The Atlanta Braves ripped MLB umpiring and the league's replay system after a controversial call gave the Philadelphia Phillies a 7-6 win Sunday night.
Phillies third baseman Alec Bohm was called safe on the field after sliding into home on a Didi Gregorius sacrifice fly in the top of the ninth inning, breaking a 6-6 tie. However, replay seemingly showed Bohm never touched home plate—his foot only got to the chalk of the batter's box—and should have been ruled out.
MLB's replay officials instead said they did not have definitive evidence to overturn the call on the field.
"In real time, it's bang-bang," Braves starter Drew Smyly told reporters after the game. "We have five different angles on a national televised game, and it's clear that his foot didn't touch the plate. That it was on the chalk. For MLB not to overturn that, it's embarrassing. Why even have replay if you won't overturn that?"
Braves players weren't the only ones to rip MLB's replay system. Several players, including Mike Trout, expressed surprise at the call:
Angered by the call, Braves fans threw garbage onto the field in protest. While the Atlanta clubhouse was clearly frustrated, players also took time to say the fan reaction was unacceptable.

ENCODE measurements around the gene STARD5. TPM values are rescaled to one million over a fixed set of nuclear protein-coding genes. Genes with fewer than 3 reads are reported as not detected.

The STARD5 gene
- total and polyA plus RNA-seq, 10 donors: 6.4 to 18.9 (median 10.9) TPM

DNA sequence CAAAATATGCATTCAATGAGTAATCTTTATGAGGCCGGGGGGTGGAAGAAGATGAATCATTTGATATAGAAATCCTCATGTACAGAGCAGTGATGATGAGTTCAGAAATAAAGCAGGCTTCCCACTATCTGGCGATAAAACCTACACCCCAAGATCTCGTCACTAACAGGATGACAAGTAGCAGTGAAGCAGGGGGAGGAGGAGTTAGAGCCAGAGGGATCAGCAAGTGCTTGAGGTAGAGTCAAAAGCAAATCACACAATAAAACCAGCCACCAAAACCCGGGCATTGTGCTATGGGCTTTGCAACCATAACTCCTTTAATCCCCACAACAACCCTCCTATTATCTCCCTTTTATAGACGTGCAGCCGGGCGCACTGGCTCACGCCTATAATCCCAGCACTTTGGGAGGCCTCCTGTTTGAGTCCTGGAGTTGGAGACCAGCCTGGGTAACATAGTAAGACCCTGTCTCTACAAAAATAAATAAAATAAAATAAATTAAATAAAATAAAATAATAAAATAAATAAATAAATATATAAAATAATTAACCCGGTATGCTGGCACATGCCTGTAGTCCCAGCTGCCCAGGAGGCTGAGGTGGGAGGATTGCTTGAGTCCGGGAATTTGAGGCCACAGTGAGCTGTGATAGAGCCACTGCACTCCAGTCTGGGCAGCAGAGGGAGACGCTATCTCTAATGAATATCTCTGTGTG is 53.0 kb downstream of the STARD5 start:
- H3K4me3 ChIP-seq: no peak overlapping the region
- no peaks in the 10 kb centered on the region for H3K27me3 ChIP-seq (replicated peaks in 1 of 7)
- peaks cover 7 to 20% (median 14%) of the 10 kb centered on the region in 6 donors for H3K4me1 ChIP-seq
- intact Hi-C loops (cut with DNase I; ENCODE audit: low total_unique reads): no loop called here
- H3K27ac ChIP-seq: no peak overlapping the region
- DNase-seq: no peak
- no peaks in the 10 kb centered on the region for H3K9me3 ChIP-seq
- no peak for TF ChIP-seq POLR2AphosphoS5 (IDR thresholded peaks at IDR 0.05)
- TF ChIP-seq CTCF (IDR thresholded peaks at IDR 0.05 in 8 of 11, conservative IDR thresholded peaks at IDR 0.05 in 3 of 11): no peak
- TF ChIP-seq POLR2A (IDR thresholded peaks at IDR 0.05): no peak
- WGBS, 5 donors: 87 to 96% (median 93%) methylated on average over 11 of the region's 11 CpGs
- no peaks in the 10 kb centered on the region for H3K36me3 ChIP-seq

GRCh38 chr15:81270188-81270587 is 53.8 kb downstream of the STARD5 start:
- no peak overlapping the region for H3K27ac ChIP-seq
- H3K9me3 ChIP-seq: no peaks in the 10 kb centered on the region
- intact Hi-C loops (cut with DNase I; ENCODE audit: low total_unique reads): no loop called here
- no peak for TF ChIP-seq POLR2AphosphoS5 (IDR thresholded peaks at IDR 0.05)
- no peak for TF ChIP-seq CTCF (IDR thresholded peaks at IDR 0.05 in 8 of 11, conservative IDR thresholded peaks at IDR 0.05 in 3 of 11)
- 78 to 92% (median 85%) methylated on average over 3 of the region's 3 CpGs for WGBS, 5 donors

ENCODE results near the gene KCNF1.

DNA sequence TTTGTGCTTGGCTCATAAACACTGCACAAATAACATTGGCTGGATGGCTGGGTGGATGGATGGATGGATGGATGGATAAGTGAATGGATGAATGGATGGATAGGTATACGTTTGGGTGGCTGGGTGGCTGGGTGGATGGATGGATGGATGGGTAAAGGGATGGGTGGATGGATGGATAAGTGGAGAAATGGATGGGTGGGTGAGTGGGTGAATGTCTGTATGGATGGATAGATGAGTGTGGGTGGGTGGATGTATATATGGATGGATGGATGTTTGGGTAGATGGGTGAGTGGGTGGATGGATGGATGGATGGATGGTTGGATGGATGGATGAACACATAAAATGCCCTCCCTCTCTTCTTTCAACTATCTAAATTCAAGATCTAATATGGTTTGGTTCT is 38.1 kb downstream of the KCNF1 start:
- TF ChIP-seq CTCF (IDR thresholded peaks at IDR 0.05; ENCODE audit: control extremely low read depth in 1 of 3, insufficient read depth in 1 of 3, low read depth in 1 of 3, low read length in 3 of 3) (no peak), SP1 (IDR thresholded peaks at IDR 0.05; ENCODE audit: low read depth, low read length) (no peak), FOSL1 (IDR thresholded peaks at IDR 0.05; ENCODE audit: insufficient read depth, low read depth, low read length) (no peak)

"I love our city," shortstop Dansby Swanson said. "I love our fans. They're passionate. They care. But what happened after they announced that call is the most embarrassing part of the whole night.
"The throwing of things on the field, it's disrespectful to the people who put in so much work to have the field ready for us every day. ... It's an embarrassing representation of our city. The worst part of it is I don't think people realize we have families here. There are kids that are sitting in the front row, and you have bottles whizzing by their heads. Endangering kids that may not be able to protect themselves is downright embarrassing and shouldn't happen again."
The loss dropped the Braves to 4-5 on the season after they had previously won four straight. The Phillies currently lead a loaded NL East at 6-3.
Bohm said the fact that he was ultimately called safe was "all that matters."